James MacBeith Finlay (1854-1910) was a Scottish-American explorer and amateur naturalist, linguist and ethnographer, who travelled extensively in the area of New Guinea and Timor in the late 19th and early 20th century.
At the age of 16, he undertook a voyage to America, the intention being to establish himself in the West as a cattle rancher, as his brother had achieved considerable success in that endeavour several years before. This ocean voyage would leave a deep and lasting effect on James, instilling in him a desire to spend more time aboard ship and see more of the world. Rather than travel to the American West, he spent much of his time around the docks of New York, hearing many stories about strange lands and peoples on the other side of the globe.
In 1872 he embarked on a long voyage, eventually reaching Timor, where he stayed for a time before sailing to the western coast of New Guinea (now Irian Jaya) which had barely been visited by Europeans, let alone explored.
After extensive contact and study of the coastal peoples, he arrived at Tanjong Narwaku (Cape D'Urville) and arranged for the first of three expeditions up the Mamberamo River, where he would meet the Ndake and Edoba people, who had never encountered a European before.
He recorded their reaction, noting that when they first saw him they ran into the forest, only to reappear the next morning, apparently to spy on him and see if he was dangerous to them, and whether he was a ghost or just a very strange human being. He decided the best course of action would be to just act normally, as if he wasn't being watched. After a couple of days, their curiosity got the best of them, and they sent an emissary to greet him. After looking him over and deciding he wasn't too much of a threat, more men began coming out of the forest, and soon he was surrounded by the Ndake, "with matted hair and practically stark naked, except for their many ornaments of bone and feather." He wrote in his journal, "On the whole, they seemed a pleasant, though timid lot (in their actions if not in their speech) and I felt at least as safe among them as among the officers and men of the Bernache."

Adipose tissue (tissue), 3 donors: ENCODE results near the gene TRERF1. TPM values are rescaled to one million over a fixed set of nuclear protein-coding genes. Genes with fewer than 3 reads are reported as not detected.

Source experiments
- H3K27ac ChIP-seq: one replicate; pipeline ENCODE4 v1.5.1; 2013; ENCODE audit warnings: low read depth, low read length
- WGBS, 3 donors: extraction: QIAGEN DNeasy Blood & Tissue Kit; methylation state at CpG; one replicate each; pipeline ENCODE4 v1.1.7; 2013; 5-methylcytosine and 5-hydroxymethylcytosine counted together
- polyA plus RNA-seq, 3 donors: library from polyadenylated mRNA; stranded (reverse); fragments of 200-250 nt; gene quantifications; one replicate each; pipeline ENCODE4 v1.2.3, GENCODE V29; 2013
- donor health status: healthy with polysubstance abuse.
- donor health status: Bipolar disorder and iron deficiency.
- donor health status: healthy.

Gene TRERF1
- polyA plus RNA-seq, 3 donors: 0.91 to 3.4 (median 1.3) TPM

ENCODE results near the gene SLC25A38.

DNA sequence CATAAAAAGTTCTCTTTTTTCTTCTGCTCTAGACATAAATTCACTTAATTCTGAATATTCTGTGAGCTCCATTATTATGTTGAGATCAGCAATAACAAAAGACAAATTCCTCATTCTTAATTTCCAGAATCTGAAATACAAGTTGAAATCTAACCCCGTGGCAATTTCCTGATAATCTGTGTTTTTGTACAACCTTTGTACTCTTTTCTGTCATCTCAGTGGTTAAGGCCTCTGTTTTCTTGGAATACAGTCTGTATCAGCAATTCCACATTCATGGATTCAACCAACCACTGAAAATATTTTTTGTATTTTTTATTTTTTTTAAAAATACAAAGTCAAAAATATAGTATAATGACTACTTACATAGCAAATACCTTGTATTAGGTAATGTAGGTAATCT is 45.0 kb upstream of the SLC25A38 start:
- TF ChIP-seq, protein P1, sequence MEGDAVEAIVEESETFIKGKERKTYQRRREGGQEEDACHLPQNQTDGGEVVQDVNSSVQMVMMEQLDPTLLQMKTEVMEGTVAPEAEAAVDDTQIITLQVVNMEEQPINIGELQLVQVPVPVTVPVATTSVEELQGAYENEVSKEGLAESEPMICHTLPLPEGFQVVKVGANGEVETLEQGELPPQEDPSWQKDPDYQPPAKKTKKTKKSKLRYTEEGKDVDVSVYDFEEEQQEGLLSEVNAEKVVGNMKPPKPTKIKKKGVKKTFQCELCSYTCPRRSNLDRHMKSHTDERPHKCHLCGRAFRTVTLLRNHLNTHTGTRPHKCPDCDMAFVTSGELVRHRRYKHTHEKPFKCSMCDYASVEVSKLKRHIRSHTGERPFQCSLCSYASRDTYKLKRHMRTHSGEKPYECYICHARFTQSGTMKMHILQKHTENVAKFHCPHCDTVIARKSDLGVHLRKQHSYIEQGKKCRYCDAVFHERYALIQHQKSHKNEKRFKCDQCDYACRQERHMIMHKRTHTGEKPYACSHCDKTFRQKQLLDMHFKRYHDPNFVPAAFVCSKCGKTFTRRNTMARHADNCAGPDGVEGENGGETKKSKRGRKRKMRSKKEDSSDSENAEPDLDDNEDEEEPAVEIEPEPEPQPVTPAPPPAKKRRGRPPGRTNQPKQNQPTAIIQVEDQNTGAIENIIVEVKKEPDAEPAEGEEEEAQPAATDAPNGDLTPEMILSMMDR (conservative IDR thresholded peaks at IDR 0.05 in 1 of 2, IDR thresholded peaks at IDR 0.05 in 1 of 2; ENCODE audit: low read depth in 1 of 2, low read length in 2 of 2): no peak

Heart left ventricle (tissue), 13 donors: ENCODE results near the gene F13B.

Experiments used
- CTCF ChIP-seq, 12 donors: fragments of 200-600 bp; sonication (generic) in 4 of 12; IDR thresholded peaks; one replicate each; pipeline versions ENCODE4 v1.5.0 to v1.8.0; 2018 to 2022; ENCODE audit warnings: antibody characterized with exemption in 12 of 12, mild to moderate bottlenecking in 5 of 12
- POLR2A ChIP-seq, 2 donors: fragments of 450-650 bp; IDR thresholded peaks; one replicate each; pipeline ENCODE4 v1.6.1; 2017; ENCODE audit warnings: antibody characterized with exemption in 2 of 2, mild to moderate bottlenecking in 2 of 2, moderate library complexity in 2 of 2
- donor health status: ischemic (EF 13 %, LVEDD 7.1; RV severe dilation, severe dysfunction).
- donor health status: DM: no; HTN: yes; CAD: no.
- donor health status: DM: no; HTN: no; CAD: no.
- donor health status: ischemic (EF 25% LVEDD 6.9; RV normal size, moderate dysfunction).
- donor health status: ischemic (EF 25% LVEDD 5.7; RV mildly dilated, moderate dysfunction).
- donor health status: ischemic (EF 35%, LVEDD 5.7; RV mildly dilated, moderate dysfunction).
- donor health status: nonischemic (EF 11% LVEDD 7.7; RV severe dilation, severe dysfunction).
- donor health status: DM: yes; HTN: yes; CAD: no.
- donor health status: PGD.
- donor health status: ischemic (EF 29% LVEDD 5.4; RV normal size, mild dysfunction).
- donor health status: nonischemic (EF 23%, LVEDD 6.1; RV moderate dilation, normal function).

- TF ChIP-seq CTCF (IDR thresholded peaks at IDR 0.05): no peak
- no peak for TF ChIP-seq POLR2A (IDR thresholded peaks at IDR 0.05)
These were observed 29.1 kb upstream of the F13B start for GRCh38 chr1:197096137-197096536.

Remarking that their language seemed totally unrelated to the speech he had heard in the coastal areas, he set about learning it, adding "It is indeed fortunate for me that the Ndake are exceedingly eager to teach me their language, becoming agitated and often arguing among themselves on the proper term for the most insignificant beetle or worm."
On the second expedition, he also encountered the Edoba, a neighboring tribe which had an ongoing rivalry with the Ndake, rarely bloody but often disruptive of tribal life. He noted that the two villages spoke practically the same language, and followed the same customs overall, the main exception being in their dealings with each other. "Above all, their sense of humor set both villages apart from most men I have had contact with, and Europeans would do well to borrow a share of it."
Later in his journals he expressed some worry that the Mamberamo people would be overwhelmed by contact with Europeans, noting that they were perhaps too keen on adopting the new goods and ideas that had begun to trickle in from the coast, and that he was in some way responsible for the ultimate fate of their way of life. He noted each new intrusion into their world, knowing that "the knife glints in their eyes and one mystery shrouds another."
In 1910, three months after he had left on his third expedition, word arrived on the coast that Ujazu Penake, the "White Man from the Sea" had died among the Ndake, and his bones had been hidden in the forest to prevent their use in magic.
Known papers by JMF:
Copied with permission of the author, E. Baine: Early Explorers of Australia and New Guinea
Photo courtesy O.E.P. (Sydney, AU)